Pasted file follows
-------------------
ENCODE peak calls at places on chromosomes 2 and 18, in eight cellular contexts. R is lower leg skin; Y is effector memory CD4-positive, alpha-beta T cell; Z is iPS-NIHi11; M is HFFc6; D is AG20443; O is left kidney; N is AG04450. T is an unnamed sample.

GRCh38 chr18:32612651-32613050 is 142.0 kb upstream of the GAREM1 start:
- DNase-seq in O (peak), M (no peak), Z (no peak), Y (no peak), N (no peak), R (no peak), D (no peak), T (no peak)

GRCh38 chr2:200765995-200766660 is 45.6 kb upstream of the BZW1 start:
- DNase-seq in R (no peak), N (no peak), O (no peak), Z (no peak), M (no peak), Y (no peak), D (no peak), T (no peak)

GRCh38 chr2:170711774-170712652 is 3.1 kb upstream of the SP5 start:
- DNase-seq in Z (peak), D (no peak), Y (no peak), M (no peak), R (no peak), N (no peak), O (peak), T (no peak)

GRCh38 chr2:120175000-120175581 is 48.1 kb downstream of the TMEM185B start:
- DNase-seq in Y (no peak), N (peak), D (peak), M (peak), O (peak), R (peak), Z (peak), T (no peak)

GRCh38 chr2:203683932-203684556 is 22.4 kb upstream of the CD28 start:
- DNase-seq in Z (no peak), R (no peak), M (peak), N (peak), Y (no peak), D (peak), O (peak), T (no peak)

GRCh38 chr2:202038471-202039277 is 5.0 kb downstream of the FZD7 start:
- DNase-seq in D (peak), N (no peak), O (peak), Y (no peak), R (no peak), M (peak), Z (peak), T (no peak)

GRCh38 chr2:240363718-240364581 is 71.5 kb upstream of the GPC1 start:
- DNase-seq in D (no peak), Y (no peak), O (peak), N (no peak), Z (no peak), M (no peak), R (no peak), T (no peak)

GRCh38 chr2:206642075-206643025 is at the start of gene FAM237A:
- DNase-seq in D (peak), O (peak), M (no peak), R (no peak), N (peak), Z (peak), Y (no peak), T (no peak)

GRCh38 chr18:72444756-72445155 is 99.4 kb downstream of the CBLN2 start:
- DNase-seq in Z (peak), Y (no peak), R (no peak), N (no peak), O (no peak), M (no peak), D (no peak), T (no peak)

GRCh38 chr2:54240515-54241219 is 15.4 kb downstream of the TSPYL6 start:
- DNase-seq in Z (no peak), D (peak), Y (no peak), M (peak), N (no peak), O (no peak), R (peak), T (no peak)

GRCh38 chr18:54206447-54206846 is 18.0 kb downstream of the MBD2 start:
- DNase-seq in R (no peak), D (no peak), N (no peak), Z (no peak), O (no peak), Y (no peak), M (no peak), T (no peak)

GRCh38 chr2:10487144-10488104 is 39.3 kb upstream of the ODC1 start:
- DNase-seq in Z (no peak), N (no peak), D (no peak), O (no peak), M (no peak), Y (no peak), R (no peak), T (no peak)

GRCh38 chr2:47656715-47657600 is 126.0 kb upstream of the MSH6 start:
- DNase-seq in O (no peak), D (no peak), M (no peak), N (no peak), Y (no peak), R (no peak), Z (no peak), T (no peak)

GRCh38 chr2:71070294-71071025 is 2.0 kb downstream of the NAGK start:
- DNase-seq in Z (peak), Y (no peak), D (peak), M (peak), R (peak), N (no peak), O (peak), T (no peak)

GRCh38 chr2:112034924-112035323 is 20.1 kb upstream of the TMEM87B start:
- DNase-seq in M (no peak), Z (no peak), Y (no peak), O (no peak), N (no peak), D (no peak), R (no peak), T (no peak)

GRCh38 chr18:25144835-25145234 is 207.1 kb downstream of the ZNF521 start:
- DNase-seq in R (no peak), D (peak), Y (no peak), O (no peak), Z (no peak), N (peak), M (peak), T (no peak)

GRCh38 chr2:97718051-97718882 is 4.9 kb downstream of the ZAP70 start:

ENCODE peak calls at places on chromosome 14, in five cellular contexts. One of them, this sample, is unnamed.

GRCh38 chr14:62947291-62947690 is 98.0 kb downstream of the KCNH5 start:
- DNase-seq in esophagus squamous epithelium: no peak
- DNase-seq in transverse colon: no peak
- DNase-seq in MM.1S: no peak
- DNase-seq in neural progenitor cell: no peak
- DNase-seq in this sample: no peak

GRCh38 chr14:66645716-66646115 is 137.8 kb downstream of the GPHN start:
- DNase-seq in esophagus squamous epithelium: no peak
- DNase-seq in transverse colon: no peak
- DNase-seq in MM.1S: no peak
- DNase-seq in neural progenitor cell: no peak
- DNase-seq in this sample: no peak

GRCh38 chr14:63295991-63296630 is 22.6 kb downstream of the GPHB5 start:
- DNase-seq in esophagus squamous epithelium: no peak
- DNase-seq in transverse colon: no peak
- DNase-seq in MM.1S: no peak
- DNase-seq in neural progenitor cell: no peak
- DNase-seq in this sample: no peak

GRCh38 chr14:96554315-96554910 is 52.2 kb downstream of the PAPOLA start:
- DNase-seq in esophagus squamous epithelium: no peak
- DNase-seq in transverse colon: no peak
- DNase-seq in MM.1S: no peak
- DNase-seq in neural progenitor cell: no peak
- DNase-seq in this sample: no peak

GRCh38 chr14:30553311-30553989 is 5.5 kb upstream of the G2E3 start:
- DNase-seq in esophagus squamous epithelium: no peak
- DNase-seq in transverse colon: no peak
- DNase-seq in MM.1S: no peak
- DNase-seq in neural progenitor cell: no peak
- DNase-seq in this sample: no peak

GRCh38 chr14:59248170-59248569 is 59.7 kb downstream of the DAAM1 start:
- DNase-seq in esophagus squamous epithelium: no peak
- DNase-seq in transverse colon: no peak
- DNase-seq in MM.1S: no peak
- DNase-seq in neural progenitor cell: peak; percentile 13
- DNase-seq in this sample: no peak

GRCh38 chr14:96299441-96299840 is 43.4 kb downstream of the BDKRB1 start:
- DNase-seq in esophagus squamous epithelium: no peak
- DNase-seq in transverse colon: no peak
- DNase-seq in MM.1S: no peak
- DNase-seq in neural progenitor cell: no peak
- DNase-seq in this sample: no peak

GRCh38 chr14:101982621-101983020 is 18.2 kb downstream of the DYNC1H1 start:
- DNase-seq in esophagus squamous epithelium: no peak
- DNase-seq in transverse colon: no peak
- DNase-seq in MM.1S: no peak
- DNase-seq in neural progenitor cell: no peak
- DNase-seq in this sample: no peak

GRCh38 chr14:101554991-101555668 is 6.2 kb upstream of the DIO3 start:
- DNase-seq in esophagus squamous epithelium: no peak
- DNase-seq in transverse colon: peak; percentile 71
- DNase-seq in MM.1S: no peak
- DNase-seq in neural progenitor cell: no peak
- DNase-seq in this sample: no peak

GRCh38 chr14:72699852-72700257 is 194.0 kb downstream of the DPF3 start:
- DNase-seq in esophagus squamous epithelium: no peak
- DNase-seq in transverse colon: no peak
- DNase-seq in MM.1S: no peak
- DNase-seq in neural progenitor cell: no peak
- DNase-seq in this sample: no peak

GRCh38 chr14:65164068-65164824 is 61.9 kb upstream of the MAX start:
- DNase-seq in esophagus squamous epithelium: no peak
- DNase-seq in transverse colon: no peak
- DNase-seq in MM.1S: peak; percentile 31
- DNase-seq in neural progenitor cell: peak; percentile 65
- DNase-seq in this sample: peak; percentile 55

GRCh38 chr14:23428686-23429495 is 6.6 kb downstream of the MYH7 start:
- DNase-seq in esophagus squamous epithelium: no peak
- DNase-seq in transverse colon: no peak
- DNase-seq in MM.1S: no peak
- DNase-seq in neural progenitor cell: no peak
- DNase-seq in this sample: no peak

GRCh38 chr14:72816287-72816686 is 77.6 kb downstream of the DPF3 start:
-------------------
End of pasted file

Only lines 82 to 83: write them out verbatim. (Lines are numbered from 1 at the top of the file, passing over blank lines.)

- DNase-seq in neural progenitor cell: no peak
- DNase-seq in this sample: no peak